Unemployment Claims Fall More Than Expected! What is the Real State of the Labor Market?


 The number of Americans filing new jobless claims fell more than expected last week, but this likely did not change the view that the labor market is slowing amid higher interest rates.

Initial claims for U.S. national jobless benefits fell by 24,000 to a seasonally adjusted 209,000 for the week ended Nov. 18, the Labor Department reported on Wednesday. Economists even forecast 226,000 claims for the latest week.

The data shows the labor market is slowly easing as higher borrowing costs dampen demand.

Minutes of the Federal Reserve meeting from Oct 31 to Nov 1 published on Tuesday indicated that although policymakers saw labor market conditions "still remain tight".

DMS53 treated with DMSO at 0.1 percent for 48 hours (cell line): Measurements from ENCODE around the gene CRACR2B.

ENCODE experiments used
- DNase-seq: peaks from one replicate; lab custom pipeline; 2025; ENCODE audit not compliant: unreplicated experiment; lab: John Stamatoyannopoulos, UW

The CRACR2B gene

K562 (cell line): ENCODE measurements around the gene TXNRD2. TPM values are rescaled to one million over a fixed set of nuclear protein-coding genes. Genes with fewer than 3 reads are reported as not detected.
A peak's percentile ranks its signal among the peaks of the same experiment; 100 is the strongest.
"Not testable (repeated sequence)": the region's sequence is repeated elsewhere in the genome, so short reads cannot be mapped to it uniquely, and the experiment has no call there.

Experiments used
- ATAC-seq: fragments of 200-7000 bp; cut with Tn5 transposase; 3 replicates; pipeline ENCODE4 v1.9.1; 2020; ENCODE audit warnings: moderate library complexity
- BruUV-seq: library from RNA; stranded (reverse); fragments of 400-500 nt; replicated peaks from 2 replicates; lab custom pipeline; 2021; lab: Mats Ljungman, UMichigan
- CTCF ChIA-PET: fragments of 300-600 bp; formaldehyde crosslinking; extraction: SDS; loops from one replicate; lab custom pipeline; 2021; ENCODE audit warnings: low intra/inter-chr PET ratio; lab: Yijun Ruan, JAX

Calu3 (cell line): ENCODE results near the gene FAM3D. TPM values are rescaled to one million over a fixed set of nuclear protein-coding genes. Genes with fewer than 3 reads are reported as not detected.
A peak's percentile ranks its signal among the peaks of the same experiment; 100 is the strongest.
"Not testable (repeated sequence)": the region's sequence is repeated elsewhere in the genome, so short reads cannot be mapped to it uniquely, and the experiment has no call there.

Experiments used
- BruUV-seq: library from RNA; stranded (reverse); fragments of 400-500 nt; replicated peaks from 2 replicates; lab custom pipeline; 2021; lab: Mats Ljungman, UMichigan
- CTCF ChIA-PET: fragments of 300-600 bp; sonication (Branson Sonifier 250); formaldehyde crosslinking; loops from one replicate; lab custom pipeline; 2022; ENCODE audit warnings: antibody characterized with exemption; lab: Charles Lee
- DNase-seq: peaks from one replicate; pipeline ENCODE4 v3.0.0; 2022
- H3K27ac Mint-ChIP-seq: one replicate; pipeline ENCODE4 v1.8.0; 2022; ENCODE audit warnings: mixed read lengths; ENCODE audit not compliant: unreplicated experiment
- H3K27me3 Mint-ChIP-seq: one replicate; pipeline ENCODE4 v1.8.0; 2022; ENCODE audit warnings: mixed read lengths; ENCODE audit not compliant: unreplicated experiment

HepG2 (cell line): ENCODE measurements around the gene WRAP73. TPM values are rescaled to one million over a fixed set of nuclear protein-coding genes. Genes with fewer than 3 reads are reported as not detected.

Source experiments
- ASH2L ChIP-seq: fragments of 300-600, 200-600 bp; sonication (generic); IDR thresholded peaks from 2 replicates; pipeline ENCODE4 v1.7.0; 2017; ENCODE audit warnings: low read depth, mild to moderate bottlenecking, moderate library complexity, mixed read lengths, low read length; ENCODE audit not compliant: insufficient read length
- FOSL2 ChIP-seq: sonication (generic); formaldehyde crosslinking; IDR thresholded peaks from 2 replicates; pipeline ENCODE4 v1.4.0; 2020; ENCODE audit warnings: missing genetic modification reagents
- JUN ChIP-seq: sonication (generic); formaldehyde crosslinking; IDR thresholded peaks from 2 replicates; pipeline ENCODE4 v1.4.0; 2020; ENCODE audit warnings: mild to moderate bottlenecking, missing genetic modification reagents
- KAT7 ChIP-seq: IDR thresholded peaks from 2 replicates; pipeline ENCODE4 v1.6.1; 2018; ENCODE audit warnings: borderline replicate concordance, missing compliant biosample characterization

Easing market conditions coupled with declining inflation have led financial markets to conclude that the US central bank is done raising interest rates in the current cycle. On the other hand, financial markets are predicting a rate cut in mid-2024, based on the FedWatch Tool.

Since March 2022, the Fed has raised the policy rate by 525 basis points to the current range of 5.25%-5.50%.

Although the labor market is gradually improving, there are signs that it is becoming more flat. According to the Bank of America Institution, internal data analysis shows an increase in "payment disruptions" throughout 2023, in line with an increase in unemployment.